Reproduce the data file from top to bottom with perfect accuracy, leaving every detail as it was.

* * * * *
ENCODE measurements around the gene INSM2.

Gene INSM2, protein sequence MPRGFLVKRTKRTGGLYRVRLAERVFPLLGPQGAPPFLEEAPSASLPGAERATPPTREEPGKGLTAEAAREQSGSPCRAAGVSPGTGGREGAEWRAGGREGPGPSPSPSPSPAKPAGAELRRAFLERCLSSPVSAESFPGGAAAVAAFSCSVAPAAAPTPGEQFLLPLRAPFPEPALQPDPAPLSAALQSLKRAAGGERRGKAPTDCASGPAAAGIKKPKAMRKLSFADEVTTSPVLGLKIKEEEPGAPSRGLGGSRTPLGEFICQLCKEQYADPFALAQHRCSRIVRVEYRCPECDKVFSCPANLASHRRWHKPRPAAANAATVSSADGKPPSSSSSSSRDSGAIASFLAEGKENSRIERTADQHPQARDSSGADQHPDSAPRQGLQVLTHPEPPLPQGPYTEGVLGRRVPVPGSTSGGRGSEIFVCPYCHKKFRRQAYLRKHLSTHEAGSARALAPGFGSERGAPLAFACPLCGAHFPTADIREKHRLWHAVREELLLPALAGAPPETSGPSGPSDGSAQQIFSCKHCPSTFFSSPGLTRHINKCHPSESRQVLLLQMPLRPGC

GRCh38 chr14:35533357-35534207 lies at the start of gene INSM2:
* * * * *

ENCODE measurements around the gene INSM2.

Gene INSM2, protein sequence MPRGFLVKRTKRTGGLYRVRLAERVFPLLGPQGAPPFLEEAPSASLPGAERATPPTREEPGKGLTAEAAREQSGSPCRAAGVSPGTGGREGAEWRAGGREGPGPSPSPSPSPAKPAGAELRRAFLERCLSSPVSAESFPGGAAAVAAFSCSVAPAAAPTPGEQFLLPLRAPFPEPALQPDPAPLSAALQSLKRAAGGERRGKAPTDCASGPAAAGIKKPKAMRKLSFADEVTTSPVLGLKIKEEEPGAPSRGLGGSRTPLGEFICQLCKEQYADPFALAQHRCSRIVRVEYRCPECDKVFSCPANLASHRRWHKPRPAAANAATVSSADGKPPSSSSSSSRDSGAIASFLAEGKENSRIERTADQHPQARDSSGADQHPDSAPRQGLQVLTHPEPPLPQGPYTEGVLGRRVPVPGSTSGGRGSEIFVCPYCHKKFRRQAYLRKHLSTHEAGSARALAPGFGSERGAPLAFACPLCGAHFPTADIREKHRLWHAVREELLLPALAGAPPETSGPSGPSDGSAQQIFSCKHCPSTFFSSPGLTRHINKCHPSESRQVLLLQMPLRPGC

GRCh38 chr14:35533357-35534207 lies at the start of gene INSM2: